Back in 2016 after the Galaxy Note 7 debacle, I fell in love with Google branded smartphones, specifically the Pixel XL. Despite the uninspiring iPhone-like design, the experience was smooth, quick, and easy. It also helped that there was no bloatware whatsoever. And the camera. The camera was simply outstanding. No other smartphone at the time could beat it. The phone got me excited for the second generation Pixel XL.
A year later, the Pixel 2 XL was released and I, of course, upgraded to it. The design was so much better, even with the large bezels. It had front-firing speakers, a larger display, water-resistance, and a sexy black and white trim which was labeled "Panda." Even the camera was noticeably better from the original and it took some eye-popping photos. The camera legitimately blew me away and the software was once again incredibly smooth. Not even the screen's blue tint bothered me. At this point, I deemed myself a tremendous Pixel fan and I was already looking forward to the Pixel 3 XL.
A few months ago, when the rumors and leaks started to come in the droves, I became disappointed. It became apparent that Google copied Apple's horrendous notch style design that debuted on the iPhone X. Even with the backlash Apple and other manufacturers received for incorporating the horrible notch, Google decided to go ahead with it. They completely disregarded fan sentiment. Not only were they including the notch, but it appeared like the Pixel 3 XL would be a very modest upgrade and also even more expensive.
I was strongly against Apple for selling a phone for $1,000, but when I learned the Pixel 3 XL 128GB variant would also be $1,000, I got disgusted. To me, instead of being original, it looked like Google was trying to be Apple. Releasing modestly upgraded phones at a higher price point is an Apple thing, not something I expected from Google. In addition, I appreciate innovation and keeping up with the times. Google did not innovate with the new Pixel and refused to catch up to their competitors by not including wireless charging or a rear dual-camera configuration, but hey at least we got dual front-facing cameras that no one asked for!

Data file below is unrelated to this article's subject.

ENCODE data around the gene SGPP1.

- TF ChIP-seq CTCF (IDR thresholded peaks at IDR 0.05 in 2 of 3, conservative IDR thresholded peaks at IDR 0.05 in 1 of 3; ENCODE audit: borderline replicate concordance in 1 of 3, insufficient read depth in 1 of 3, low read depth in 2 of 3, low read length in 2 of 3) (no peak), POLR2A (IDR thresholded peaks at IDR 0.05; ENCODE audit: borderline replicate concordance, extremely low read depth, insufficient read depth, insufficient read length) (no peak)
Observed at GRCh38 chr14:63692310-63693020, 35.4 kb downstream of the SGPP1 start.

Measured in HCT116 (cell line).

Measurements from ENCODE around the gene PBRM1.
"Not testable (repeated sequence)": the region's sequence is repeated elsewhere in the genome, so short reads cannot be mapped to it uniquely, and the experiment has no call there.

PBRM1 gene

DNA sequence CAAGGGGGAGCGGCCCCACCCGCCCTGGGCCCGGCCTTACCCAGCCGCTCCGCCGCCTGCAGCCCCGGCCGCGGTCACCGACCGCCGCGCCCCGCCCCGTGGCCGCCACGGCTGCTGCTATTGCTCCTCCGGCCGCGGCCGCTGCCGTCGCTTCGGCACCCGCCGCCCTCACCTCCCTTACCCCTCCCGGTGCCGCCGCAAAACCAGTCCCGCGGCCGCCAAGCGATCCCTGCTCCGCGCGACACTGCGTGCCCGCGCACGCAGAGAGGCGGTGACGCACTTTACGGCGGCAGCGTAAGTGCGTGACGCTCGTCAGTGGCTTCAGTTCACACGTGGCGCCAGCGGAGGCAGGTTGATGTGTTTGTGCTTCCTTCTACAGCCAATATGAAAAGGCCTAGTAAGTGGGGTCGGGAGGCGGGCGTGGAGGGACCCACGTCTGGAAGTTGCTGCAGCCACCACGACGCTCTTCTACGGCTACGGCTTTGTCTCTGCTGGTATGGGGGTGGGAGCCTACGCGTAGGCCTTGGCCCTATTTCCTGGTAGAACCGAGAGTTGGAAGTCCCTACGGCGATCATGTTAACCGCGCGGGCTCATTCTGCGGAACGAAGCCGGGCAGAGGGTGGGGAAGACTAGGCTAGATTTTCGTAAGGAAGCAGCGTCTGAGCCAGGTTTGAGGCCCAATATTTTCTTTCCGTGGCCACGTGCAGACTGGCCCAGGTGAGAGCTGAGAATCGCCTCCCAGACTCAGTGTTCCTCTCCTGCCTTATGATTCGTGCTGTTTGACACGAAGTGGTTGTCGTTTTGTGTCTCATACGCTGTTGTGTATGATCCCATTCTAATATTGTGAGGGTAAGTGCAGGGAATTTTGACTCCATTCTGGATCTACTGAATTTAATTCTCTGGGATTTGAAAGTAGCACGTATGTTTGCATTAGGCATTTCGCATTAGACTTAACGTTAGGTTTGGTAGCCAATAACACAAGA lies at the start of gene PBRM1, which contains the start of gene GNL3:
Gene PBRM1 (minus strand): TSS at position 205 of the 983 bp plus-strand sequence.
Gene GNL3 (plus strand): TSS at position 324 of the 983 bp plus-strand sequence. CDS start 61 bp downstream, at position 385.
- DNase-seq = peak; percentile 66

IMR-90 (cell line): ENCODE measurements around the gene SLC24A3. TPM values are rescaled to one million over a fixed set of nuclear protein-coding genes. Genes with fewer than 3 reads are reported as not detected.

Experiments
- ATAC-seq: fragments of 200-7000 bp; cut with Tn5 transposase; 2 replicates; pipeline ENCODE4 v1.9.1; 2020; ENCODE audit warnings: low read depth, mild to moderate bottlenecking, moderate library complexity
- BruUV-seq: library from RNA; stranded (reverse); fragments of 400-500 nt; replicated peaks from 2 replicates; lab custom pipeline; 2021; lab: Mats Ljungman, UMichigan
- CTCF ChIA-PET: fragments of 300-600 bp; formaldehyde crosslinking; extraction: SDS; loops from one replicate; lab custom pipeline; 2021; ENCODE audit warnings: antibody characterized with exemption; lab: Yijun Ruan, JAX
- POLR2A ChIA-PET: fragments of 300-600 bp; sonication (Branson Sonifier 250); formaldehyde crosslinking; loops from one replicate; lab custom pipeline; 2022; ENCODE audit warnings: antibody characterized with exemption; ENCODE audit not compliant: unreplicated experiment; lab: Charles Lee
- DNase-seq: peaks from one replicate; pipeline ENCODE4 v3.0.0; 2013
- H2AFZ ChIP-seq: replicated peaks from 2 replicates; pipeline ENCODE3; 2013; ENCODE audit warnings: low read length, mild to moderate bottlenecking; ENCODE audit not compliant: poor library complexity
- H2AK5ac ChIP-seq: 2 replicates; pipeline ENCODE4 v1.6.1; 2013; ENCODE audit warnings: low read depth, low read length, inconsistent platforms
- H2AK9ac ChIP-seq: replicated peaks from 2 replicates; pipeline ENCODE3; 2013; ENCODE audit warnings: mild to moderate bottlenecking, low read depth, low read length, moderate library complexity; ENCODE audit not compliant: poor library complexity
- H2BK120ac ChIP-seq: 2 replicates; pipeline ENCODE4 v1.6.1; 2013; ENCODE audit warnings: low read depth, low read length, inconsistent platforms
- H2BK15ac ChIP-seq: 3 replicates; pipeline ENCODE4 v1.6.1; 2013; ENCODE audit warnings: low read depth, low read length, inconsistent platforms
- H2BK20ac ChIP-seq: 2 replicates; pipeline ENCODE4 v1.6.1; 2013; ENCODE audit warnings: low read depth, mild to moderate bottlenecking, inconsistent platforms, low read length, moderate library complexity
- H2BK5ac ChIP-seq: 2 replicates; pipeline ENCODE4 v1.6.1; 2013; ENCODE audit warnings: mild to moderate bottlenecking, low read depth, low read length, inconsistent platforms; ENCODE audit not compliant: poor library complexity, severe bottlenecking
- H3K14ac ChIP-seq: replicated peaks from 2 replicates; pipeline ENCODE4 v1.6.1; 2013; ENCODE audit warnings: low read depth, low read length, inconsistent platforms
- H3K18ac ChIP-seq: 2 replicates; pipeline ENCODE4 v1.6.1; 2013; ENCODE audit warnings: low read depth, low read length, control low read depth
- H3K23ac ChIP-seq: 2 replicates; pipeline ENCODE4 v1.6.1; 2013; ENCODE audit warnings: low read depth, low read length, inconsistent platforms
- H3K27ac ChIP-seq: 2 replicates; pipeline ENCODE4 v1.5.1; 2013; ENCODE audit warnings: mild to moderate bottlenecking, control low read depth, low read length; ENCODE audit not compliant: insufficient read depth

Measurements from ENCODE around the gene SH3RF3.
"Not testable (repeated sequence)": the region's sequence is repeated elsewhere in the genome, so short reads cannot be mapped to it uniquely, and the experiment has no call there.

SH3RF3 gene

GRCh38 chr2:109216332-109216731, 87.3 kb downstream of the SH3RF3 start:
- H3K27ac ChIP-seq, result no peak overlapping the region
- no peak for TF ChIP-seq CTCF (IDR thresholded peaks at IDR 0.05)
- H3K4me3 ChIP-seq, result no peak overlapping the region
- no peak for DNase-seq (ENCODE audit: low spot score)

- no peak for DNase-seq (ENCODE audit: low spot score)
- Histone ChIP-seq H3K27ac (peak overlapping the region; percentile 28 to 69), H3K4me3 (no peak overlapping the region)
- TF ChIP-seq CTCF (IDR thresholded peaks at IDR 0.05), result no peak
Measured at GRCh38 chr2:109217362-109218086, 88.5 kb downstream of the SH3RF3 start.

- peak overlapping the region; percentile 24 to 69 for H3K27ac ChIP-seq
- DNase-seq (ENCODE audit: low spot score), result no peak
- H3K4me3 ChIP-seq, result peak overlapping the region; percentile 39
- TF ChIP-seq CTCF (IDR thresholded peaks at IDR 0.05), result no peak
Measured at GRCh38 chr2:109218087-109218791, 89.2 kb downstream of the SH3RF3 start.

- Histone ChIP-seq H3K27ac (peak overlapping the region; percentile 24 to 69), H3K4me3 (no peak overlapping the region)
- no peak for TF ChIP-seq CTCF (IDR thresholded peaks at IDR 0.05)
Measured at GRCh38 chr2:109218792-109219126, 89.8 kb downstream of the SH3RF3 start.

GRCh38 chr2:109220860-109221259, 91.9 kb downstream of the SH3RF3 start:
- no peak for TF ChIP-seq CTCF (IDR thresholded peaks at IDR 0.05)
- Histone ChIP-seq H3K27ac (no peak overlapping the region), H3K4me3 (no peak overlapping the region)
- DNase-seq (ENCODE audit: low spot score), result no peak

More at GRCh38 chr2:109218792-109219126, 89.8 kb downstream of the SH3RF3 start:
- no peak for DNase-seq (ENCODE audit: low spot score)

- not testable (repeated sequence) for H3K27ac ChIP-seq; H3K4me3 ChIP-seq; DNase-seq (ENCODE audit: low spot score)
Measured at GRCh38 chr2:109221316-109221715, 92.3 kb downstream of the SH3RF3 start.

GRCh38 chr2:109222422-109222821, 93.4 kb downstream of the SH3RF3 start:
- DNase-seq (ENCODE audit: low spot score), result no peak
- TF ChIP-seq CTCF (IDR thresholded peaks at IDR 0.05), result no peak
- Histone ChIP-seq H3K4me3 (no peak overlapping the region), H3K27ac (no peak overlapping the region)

Then, leaks of the OnePlus 6T emerged. I was not a fan of the OnePlus 6 that released earlier this year, basically because it too had a notch. However, the 6T was different. It had a moderately more tolerant notch design -- a waterdrop notch, and it brought new technology to the US by incorporating an in-display fingerprint sensor. In addition, it's wicked fast, has stellar battery life, has top notch specs, and has basically stock Android pre-installed. The best part: it costs less than $600.
Yes, I know the OnePlus 6T doesn't have wireless charging, foolishly omitted the headphone jack, and skipped out on an IP water-resistant rating, but it appears like they're trying to be different. They're trying to be innovative, fair, and, for the most part, they listen to their consumer base. My Mirror Black OnePlus 6T has double the amount of RAM the Pixel 3 XL has, 128GB of internal storage, a larger battery, a better design. and cost me $580 ($280 at the end of 2 years thanks to T-Mobile's trade-in promotion).
I'm still holding onto my Pixel 2 XL, because even in the last quarter of 2018, the camera is still among the best. For the next year, however, the OnePlus 6T will be my daily driver, bumping my Pixel 2 XL down to my secondary phone. I'm hoping next year, Google goes back to it's Nexus ways (cheap, better and uniquely designed, high-end flagship phones), but at the moment it appears that OnePlus is the new Nexus.
Stay tuned for a 120 Second Review on the OnePlus 6T!